Little Things That Make a Big Difference: Balance Exercise

January 13th, 2012

By Cathie Dunal, MD, MPH: One of my patients, a lovely lady of about 60–let’s call her Sandra–had a bad fall a few years ago. It was an icy February, and the sudden collision with a sidewalk took a toll on her back and neck. She went to physical therapy for several months.

This past spring, when Sandra came in for her annual visit, she had a big smile. “I didn’t fall once during the winter,” she beamed, “and I think I know why.” I took the bait: “Why?”

“Because I did the balance exercise you taught me all through the winter. I’m sure that’s why I didn’t fall. I had a few close calls.” She said that she told her friends about the balance training I’d prescribed, and they were doing the exercise too.

Balance exercise? It’s actually incredibly simple to do a tiny bit each day to maintain and improve your balance, and I’d like to share it with you, too:

Stand on one foot. This can be done at any time; I prefer to do it when I’m brushing my teeth–if you brush your teeth for two full minutes, as the dentist recommends, that’s a minute balancing on each foot. Twice a day.  Or while waiting for a pot to boil, a download to finish…during commercials.

It’s that simple. Continue reading »

Face Yoga: Chin & Neck Tightening

November 27th, 2011

Here’s another set of facial yoga exercises from instructor Annelise Hagen to help tighten your chin and neck.

Little Bit of Exercise, Big Benefits

October 6th, 2011

ScienceDaily: A new University of Colorado Boulder study shows that a small amount of physical exercise could profoundly protect the elderly from long-term memory loss that can happen suddenly following infection, illnesses or injury in old age.

In the study, CU-Boulder Research Associate Ruth Barrientos and her colleagues showed that aging rats that ran just over half a kilometer each week were protected against infection-induced memory loss.

“Our research shows that a small amount of physical exercise by late middle-aged rats profoundly protects against exaggerated inflammation in the brain and long-lasting memory impairments that follow a serious bacterial infection,” said Barrientos of the psychology and neuroscience department.

“Strikingly, this small amount of running was sufficient to confer robust benefits for those that ran over those that did not run,” Barrientos said. “This is an important finding because those of advanced age are more vulnerable to memory impairments following immune challenges such as bacterial infections or surgery. With baby boomers currently at retirement age, the risk of diminished memory function in this population is of great concern. Thus, effective noninvasive therapies are of substantial clinical value.”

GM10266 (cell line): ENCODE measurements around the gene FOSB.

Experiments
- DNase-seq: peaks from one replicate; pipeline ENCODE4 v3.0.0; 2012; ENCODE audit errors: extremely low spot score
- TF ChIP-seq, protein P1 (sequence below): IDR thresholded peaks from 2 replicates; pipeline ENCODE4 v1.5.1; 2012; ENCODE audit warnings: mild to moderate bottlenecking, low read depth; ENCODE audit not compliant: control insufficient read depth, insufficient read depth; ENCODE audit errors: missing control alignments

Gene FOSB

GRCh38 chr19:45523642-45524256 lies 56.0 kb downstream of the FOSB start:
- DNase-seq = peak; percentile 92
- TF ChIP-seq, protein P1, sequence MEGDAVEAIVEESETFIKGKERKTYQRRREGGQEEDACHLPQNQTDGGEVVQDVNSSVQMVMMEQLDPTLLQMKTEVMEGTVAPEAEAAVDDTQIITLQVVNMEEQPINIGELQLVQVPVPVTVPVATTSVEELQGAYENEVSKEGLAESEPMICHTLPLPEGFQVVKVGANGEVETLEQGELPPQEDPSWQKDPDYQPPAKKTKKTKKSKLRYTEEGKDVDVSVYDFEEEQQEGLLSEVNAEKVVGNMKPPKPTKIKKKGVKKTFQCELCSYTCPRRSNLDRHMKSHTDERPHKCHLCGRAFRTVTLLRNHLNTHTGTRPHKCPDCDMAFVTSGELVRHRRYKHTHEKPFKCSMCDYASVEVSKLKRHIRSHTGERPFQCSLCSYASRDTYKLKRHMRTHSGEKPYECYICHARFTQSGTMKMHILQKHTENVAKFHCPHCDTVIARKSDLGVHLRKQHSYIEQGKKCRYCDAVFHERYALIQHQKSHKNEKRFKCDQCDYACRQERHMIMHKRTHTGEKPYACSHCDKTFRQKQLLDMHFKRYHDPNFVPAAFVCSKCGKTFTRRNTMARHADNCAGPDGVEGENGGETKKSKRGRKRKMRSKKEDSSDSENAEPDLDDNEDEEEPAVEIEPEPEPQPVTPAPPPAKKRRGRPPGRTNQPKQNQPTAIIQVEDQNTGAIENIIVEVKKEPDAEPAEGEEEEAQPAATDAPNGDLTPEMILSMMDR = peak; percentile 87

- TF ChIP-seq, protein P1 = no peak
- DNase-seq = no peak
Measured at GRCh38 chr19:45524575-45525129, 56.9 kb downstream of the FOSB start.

All About Cramps

July 9th, 2011

By Anahad O’Connor for NYTimes: For many avid runners, side stitches can be a maddening problem: the cramplike spasms set in suddenly and can ruin a good workout. While no one knows their precise cause, many experts believe a side stitch occurs when the diaphragm — which is vital to breathing — is overworked during a vigorous run and begins to spasm. Runners who develop stitches are commonly advised to slow down and take deep, controlled breaths.

But a new theory suggests that it may not be the diaphragm that’s responsible for the pain, and that poor posture could be a culprit. In one recent study, researchers used a device to measure muscle activity as people were experiencing side stitches. They found no evidence of increased activity or spasms in the diaphragm area during the onset of stitches.

Last year, the same team published a separate study in The Journal of Science and Medicine in Sport. They found that those who regularly slouched or hunched their backs were more likely to experience side stitches, and the poorer their posture, the more severe their stitches in exercise. Article

More Running Tips……

Nocturnal Leg Cramps Continue reading »

Video Games For Exercise

April 2nd, 2011

By Nancy Shute: Parents who fear that video games are turning their children into tubs of lard can now say with confidence that playing Dance Dance Revolution burns more calories than sitting on the couch.

In fact, active video games like Dance Dance Revolution give kids a better workout than walking on a treadmill at 3 mph, according to new study in the Archives of Pediatrics and Adolescent Medicine. And even the overweight kids say they liked playing the games.

However, a 3-mph walk is pretty darned leisurely, and the children who played Wii Boxing didn’t manage to get their metabolic rate above their walking rate. Dance Dance Revolution bested Nintendo Wii Boxing when 39 children ages 9 to 13 were dancing to the rock chestnut “Thirteen.”

Earlier studies have evaluated home video games as exercise options, but this study also looked at commercial video games like SportWall, in which students interact with wall panels equipped with motion sensors, that are becoming increasingly popular for school phys ed classes.

Three commercial games were among the four that burned the most energy —SportWallTrazer, a laser-tag-like game; and LightSpace Bug Invasion, in which players stop lighted bugs on a mat.